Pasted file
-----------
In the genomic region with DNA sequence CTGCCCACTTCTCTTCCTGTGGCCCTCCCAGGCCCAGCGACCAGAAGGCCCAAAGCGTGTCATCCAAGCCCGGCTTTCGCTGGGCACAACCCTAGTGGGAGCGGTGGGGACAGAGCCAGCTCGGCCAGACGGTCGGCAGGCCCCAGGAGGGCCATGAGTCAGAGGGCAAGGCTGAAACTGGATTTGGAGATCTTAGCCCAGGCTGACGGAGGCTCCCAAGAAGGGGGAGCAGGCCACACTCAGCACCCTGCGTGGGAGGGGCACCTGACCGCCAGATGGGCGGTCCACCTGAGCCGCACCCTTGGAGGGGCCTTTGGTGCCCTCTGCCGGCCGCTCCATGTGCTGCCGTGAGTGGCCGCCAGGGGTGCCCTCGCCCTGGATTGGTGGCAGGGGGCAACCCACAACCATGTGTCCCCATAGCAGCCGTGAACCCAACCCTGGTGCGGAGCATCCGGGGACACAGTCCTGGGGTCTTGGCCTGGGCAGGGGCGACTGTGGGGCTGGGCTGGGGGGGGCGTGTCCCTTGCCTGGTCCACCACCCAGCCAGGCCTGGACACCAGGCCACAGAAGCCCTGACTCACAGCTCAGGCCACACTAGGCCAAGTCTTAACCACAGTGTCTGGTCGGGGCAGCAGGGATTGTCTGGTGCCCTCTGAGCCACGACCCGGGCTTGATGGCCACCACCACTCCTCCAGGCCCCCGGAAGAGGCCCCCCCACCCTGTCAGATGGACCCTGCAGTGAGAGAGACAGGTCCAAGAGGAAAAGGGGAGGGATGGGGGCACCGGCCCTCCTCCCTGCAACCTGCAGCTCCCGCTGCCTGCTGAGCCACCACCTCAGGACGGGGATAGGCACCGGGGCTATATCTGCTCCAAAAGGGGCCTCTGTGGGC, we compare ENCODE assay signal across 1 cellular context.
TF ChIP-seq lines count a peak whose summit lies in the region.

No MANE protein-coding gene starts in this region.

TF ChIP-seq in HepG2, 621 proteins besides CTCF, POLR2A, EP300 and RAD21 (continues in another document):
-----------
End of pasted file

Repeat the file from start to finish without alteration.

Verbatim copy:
In the genomic region with DNA sequence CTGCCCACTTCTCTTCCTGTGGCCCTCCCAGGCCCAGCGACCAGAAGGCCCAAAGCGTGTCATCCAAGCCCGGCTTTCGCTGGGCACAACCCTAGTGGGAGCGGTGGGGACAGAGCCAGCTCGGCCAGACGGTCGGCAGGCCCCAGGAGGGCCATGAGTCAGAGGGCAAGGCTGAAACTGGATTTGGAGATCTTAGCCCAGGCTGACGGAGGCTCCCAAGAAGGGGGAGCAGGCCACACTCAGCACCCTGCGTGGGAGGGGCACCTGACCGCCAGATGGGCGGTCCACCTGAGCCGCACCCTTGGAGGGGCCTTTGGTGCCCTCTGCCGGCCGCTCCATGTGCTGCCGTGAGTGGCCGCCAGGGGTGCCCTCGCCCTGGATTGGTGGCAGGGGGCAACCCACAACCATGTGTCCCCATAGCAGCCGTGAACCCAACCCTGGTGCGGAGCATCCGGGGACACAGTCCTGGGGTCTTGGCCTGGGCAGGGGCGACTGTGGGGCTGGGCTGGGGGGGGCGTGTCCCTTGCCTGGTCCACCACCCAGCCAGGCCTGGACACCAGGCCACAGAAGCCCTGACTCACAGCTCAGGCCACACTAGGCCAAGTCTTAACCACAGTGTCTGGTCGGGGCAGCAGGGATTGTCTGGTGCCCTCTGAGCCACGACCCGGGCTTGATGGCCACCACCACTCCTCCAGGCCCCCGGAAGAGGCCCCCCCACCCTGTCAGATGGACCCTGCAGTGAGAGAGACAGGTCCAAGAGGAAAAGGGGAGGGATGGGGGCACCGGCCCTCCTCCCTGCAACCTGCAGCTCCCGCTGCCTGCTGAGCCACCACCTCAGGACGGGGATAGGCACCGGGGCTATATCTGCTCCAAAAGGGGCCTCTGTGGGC, we compare ENCODE assay signal across 1 cellular context.
TF ChIP-seq lines count a peak whose summit lies in the region.

No MANE protein-coding gene starts in this region.

TF ChIP-seq in HepG2, 621 proteins besides CTCF, POLR2A, EP300 and RAD21 (continues in another document):